When Texas Tech hired Kliff Kingsbury last week to be its head coach, Red Raiders quarterback Michael Brewer knew who to call for some insight. The night of the Kingsbury announcement, Brewer was on the phone to Texas A&M quarterback Johnny Manziel.
Johnny Football’s message: You’re going to love this guy.
“I talked to Johnny for a long time the other night about coach Kingsbury,” Brewer said, “and he had nothing but great things to say about him. It just got me that much more fired up to be coached by him.”
Manziel and Brewer both are redshirt freshmen. Manziel won the Heisman Trophy, and Brewer is the favorite to take over next season for Tech senior Seth Doege.
The young quarterbacks have known each other since about junior-high age when they first crossed paths at football camps. Brewer and Austin Lake Travis beat Kerrville Tivy and Manziel 48-42 in an area-round playoff game two years ago — one of two losses Lake Travis hung on Tivy that season.
So Brewer called up Manziel on Wednesday night to learn about the Red Raiders’ new head coach who spent this season as A&M’s offensive coordinator.
“The main thing that sticks out in my mind when he was talking about him was how hard (Kingsbury) works,” Brewer said. “He said he’s the first one here in the office every day. No matter if it’s a bye week or they’re playing Oklahoma or Texas, doesn’t matter. He’s the first one here every day and the last one to leave.
“He’s a players’ coach. The players are going to love him. We’re going to play with a lot of confidence, and he’s going to get us ready each week.”
Manziel’s success is part of the reason Tech athletic director Kirby Hocutt targeted Kingsbury. With Kingsbury as his position coach and coordinator this season, Manziel set a Southeastern Conference record with 4,600 yards total offense. He led the SEC in rushing with 1,181 yards and ranked second in the SEC in passing with 3,419 yards.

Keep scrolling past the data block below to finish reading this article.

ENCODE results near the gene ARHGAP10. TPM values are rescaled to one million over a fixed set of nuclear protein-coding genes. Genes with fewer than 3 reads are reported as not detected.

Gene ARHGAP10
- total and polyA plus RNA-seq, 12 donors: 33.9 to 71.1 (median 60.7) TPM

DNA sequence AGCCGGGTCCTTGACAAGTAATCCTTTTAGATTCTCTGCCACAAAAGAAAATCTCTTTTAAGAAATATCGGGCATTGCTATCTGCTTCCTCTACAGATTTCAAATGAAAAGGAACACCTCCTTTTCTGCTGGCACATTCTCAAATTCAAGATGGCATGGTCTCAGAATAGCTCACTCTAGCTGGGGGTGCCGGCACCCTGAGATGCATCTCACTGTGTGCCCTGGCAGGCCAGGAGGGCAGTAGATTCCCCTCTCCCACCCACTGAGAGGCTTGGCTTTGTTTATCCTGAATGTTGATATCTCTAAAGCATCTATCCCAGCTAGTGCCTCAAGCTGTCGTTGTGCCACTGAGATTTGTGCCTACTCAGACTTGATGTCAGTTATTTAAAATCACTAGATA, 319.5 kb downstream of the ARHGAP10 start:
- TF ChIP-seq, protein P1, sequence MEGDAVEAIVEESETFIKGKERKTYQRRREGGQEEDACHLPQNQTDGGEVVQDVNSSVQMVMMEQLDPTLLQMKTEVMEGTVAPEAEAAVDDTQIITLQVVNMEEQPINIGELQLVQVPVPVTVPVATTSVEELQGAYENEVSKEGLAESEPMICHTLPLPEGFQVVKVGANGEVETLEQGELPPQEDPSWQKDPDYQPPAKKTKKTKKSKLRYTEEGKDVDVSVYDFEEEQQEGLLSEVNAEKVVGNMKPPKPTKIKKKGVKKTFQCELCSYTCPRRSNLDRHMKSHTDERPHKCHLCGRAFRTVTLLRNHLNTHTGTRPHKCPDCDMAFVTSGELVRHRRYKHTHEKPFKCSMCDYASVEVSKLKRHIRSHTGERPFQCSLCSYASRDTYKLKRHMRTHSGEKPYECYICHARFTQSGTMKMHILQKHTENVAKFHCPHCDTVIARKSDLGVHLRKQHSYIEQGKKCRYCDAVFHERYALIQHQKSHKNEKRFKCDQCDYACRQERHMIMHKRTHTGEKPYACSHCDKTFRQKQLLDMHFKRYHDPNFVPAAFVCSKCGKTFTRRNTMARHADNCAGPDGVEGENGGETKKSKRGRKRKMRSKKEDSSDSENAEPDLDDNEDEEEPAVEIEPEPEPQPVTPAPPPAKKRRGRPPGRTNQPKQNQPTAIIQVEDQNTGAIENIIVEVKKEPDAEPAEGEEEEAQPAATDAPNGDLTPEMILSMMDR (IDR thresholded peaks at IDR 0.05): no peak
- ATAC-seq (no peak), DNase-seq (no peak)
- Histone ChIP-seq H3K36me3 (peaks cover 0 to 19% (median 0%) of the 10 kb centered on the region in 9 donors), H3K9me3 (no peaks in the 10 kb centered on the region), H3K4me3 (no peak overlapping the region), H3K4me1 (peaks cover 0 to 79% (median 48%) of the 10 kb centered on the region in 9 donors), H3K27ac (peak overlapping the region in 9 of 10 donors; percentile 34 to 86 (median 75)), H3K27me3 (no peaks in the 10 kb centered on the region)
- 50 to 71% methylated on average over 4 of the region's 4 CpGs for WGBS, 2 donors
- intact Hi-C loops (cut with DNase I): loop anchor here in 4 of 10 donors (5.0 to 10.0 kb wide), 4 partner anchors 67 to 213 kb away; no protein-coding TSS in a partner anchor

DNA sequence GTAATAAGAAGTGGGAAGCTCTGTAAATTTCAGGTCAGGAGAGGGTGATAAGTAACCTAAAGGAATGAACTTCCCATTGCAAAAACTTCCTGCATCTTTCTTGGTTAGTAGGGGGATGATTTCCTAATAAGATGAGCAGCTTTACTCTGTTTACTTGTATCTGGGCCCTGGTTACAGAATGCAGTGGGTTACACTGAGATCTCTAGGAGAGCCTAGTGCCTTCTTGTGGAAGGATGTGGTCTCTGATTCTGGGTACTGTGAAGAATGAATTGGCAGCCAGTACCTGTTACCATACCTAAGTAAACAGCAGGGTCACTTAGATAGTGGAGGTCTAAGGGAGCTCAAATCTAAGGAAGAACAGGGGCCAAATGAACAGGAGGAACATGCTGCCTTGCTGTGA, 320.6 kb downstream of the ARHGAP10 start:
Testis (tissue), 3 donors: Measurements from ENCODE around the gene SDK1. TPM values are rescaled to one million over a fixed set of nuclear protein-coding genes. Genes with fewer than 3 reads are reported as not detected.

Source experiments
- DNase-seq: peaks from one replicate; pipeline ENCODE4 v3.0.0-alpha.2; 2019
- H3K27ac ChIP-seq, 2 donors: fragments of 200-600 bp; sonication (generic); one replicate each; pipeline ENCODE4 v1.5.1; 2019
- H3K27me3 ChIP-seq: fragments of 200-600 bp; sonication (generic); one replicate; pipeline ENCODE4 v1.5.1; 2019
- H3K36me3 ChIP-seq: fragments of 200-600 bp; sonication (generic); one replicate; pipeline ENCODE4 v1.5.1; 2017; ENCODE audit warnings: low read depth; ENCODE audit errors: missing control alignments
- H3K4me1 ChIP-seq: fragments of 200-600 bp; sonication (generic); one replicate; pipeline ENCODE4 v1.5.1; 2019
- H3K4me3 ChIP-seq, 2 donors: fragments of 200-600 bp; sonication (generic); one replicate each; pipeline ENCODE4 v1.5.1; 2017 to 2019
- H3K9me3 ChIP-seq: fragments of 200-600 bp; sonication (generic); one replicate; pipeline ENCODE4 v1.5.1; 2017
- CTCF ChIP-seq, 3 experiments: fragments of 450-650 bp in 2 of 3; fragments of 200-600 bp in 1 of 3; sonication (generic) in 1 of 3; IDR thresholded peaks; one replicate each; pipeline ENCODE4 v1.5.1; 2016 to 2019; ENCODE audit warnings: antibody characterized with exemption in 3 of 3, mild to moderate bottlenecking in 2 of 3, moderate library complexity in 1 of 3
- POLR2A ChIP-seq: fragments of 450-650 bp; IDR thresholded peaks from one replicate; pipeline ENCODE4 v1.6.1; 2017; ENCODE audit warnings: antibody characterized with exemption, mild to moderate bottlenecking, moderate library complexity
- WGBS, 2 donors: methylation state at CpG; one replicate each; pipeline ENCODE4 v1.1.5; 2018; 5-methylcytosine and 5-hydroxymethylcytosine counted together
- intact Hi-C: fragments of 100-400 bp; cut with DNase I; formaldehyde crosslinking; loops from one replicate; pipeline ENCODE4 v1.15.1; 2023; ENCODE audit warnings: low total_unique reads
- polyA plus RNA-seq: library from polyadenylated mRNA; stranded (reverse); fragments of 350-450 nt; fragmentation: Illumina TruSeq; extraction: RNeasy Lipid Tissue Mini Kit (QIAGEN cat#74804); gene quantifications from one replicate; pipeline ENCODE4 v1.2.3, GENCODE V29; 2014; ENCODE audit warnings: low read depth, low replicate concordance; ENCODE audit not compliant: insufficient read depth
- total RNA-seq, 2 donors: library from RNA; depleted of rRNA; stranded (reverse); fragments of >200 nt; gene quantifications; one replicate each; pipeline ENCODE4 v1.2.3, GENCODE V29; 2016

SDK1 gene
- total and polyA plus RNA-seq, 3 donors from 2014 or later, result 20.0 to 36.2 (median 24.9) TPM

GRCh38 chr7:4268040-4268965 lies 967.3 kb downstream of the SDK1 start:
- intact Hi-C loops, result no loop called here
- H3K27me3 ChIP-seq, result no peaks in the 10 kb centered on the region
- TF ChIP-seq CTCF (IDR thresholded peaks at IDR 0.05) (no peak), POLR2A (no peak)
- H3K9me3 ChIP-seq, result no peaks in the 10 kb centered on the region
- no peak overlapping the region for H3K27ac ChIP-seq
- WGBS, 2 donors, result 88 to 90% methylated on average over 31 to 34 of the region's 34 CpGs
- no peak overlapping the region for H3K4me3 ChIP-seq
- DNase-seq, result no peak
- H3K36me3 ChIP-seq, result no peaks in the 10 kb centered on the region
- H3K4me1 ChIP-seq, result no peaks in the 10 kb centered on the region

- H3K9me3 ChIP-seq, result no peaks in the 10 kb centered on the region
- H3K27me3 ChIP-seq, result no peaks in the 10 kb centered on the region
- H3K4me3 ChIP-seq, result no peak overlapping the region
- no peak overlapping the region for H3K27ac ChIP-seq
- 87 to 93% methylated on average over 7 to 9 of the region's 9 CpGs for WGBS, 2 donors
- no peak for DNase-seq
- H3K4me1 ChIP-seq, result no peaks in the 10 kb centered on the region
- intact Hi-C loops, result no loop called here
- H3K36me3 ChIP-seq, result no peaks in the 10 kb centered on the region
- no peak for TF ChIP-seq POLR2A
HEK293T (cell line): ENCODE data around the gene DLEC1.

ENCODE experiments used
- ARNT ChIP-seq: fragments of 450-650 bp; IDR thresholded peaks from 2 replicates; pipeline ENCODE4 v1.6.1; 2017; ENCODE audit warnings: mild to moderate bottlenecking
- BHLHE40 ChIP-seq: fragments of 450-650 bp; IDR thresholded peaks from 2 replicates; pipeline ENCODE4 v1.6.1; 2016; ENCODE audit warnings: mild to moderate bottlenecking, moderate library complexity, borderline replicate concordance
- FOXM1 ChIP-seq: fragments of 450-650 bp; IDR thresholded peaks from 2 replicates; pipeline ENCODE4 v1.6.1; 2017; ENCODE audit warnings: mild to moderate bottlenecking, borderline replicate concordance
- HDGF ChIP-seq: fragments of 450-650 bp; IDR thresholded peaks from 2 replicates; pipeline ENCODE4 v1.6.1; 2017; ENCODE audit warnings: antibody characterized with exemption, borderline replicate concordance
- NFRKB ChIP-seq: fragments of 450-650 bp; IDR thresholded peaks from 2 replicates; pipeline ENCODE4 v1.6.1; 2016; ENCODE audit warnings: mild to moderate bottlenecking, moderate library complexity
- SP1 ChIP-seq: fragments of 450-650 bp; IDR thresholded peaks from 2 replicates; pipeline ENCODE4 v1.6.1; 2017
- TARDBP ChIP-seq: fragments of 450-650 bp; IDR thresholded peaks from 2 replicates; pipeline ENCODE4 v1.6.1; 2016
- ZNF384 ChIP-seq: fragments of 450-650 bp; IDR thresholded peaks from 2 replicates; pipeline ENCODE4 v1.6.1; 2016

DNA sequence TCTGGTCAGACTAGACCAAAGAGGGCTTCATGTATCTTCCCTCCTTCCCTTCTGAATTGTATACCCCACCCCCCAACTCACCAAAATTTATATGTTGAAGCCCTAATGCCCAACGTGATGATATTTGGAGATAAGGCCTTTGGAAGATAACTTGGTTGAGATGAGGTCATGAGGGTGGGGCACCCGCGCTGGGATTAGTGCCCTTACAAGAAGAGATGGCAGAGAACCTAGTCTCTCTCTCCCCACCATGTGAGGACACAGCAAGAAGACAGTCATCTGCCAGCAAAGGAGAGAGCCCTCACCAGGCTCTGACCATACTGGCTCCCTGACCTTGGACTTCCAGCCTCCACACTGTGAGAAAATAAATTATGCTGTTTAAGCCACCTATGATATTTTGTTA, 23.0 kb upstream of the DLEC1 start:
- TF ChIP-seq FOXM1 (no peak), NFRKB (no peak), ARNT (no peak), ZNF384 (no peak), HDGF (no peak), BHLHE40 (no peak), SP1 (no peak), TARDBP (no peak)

Kingsbury said last week he’ll adapt his offense to fit the strengths of the personnel. That’s part of the reason Manziel had so much latitude to run.
Brewer, who’s similar in size to Manziel, said what the Aggies did this year suits his style, too. He rushed for 593 yards and 23 touchdowns as a high-school junior, and added 743 rushing yards his senior year. But to say he has Manziel-level running ability would be a stretch.
“Johnny and I joked,” Brewer said. “I said, ‘You know, I’m fired up to have a coach that’s going to let me run the ball a little bit.’ Obviously, I can’t run it quite as good as he can. We both laughed about that.
“But I feel pretty confident in my ability to run the football. I’m not going to break any 80-yard touchdowns probably, but I feel like I’ve got a good burst. I feel confident in all my off-season work and preparation that I’ll be quick and my speed will be ready to go and I’ll be feeling good running the football.”
Tech (7-5) is preparing to play Minnesota (6-6) in the Meineke Car Care Bowl of Texas on Dec. 28 in Houston.
Brewer played in eight games during the regular season, completing 70.2 percent of his passes for 362 yards, three touchdowns and no interceptions.
During the four days Hocutt spent searching for Tommy Tuberville’s replacement, Brewer seemed to be in a no-lose situation. The top two candidates were Kingsbury and Clemson offensive coordinator Chad Morris. Morris was Brewer’s coach at Lake Travis during the Cavaliers’ 2008 and 2009 state-championship seasons.
“He really wanted his old coach to be here,” Tech tight end Jace Amaro said, “but with coach Kingsbury, me and (Brewer) both ultimately agreed that he really brought the fans together. I think that was the biggest part, because there has always been that divide. With coach Kingsbury back, this is going to be one of the toughest places to play in the nation.”
Before the team meeting Friday at which Kingsbury introduced himself to players, Brewer didn’t get to do much more than exchange pleasantries. There hasn’t been time yet for any in-depth discussions.
Brewer said he got some feel for Kingsbury’s offense based on a couple of A&M games and highlights he saw this fall.
“They do a lot of things similar to us,” he said, “but there are some things that are different. There’ll be some learning going on, but we’re really looking forward to playing in it.”
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